Spatiotemporal analysis of bacterial biomass and activity to understand surface and groundwater interactions in a highly dynamic riverbank filtration system

Inge H van Driezum, Alex H S Chik, Stefan Jakwerth, Gerhard Lindner, Andreas H Farnleitner, Regina Sommer, Alfred Paul Blaschke, Alexander K T Kirschner

Research output: Journal article (peer-reviewed)Journal article

26 Citations (Scopus)


Characterization of surface water - groundwater interaction in riverbank filtration (RBF) systems is of decisive importance to drinking water utilities due to the increasing microbial and chemical contamination of surface waters. These interactions are commonly assessed by monitoring changes in chemical water quality, but this might not be indicative for microbial contamination. The hydrological dynamics of the infiltrating river can influence these interactions, but seasonal temperature fluctuations and the supply of oxygen and nutrients from the surface water can also play a role. In order to understand the interaction between surface water and groundwater in a highly dynamic RBF system of a large river, bacterial abundance, biomass and carbon production as well as standard chemical parameters were analyzed during a 20 month period under different hydrological conditions. In the investigated RBF system, groundwater table changes exhibited striking dynamics even though flow velocities were rather low under regular discharge conditions. Bacterial abundance, biomass, and bacterial carbon production decreased significantly from the river towards the drinking water abstraction well. The cell size distribution changed from a higher proportion of large cells in the river, towards a higher proportion of small cells in the groundwater. Although biomass and bacterial abundance were correlated to water temperatures and several other chemical parameters in the river, such correlations were not present in the groundwater. In contrast, the dynamics of the bacterial groundwater community was predominantly governed by the hydrogeological dynamics. Especially during flood events, large riverine bacteria infiltrated further into the aquifer compared to average discharge conditions. With such information at hand, drinking water utilities are able to improve their water abstraction strategies and react quicker to changing hydrological conditions in the RBF system.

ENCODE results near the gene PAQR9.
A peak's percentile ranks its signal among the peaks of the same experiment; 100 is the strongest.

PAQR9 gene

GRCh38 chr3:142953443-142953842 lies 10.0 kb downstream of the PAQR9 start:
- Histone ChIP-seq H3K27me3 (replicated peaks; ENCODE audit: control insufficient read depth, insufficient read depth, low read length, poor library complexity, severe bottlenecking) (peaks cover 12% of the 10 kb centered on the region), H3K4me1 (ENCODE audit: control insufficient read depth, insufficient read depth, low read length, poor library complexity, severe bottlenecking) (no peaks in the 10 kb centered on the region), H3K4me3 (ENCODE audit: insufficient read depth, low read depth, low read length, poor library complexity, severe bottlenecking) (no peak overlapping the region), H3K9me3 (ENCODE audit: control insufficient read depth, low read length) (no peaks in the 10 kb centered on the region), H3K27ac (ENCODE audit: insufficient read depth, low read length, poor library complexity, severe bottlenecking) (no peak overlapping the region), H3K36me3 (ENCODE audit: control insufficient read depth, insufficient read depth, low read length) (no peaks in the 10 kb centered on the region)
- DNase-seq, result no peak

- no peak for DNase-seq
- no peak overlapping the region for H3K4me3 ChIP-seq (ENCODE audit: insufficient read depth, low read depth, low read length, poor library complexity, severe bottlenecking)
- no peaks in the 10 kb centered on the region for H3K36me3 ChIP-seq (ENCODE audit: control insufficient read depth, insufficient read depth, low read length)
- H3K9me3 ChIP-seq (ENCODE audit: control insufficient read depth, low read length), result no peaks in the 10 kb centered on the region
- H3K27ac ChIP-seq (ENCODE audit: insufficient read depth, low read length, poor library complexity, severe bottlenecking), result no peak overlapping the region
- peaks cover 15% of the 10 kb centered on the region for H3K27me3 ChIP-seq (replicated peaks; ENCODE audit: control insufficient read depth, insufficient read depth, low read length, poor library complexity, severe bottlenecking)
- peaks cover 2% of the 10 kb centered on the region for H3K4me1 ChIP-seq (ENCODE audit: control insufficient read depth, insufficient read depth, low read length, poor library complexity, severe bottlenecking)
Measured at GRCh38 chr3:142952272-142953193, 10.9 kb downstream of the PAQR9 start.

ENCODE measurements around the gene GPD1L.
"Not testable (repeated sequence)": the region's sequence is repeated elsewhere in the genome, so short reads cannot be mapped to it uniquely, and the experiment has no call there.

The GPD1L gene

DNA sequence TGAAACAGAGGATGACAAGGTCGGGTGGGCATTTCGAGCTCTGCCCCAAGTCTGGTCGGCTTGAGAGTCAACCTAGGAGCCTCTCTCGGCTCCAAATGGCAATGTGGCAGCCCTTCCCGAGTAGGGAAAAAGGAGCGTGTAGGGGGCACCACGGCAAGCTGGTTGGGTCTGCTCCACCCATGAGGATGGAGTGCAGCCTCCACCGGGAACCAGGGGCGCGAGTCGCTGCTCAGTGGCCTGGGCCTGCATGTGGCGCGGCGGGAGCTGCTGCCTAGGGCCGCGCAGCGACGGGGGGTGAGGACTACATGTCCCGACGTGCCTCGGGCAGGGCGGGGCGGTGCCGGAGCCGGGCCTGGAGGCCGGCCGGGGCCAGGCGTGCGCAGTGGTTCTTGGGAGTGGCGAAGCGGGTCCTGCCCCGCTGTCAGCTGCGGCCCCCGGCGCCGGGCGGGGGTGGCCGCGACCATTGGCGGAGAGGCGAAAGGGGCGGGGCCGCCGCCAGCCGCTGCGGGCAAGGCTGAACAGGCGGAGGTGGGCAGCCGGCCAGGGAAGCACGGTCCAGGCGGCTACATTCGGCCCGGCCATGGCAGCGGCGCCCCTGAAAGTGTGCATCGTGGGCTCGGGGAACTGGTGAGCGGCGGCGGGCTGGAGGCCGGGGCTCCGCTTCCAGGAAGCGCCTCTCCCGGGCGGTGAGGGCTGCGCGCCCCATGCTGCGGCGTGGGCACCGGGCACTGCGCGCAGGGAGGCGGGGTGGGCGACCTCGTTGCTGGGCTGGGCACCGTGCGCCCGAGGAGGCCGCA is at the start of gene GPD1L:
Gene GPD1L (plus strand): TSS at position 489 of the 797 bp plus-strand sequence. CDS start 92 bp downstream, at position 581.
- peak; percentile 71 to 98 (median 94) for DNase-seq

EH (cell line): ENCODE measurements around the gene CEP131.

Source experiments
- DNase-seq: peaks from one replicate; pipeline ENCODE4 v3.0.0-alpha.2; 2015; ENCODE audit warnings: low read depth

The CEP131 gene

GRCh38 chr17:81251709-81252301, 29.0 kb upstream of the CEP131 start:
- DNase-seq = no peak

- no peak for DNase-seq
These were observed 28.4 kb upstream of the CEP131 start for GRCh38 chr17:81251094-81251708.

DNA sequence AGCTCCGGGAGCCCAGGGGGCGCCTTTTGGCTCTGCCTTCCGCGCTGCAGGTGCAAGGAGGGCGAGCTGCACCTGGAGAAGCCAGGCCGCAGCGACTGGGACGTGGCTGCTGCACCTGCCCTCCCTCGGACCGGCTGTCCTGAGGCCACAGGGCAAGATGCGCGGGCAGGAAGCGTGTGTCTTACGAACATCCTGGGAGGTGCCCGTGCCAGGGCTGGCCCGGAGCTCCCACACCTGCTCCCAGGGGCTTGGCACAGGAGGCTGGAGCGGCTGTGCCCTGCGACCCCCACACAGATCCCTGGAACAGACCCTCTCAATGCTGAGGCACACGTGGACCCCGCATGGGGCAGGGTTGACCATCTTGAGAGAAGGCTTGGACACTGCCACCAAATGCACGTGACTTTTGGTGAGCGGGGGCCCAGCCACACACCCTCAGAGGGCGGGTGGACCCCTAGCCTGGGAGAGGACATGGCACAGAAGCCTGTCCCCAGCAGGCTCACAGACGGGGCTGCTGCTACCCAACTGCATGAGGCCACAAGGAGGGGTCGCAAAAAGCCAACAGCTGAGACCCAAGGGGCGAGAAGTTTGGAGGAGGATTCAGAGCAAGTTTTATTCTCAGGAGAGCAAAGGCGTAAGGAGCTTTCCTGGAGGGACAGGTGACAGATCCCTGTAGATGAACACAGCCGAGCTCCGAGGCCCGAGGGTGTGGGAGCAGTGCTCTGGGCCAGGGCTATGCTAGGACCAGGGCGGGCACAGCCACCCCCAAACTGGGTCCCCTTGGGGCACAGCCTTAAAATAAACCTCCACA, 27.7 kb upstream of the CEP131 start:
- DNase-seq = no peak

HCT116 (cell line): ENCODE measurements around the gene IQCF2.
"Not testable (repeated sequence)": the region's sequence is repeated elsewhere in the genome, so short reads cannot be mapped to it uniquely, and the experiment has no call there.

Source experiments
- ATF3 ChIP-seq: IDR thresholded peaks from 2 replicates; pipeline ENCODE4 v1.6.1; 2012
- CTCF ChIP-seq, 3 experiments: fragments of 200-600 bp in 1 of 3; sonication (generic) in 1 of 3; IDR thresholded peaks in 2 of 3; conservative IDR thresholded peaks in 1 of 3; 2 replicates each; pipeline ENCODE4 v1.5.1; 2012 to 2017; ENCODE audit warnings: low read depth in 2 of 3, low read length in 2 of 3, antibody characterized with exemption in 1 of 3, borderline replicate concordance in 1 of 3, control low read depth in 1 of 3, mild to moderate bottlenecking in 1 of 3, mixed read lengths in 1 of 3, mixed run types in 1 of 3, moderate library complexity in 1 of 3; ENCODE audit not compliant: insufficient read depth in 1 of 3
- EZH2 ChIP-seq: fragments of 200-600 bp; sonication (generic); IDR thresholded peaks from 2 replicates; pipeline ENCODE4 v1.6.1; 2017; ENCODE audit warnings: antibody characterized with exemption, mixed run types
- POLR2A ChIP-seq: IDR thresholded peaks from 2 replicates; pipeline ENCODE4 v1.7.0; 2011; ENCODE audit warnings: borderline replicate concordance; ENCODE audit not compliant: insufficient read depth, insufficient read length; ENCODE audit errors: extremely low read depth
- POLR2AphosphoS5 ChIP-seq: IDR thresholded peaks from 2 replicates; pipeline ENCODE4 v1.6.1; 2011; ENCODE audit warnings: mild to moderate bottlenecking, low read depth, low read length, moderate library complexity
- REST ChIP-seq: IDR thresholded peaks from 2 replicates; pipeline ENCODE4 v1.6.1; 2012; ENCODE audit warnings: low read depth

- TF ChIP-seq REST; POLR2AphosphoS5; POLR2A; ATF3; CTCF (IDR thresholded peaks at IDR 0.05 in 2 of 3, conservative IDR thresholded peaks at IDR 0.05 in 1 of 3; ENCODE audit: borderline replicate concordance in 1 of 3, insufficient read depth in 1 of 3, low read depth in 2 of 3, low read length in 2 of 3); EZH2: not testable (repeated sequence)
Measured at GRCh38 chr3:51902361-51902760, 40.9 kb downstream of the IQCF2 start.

Original languageEnglish
Pages (from-to)450-461
Number of pages12
JournalScience of the Total Environment
Publication statusPublished - 15 Jun 2018


  • Biomass
  • Environmental Monitoring
  • Filtration
  • Groundwater/microbiology
  • Rivers
  • Spatio-Temporal Analysis
  • Water Microbiology


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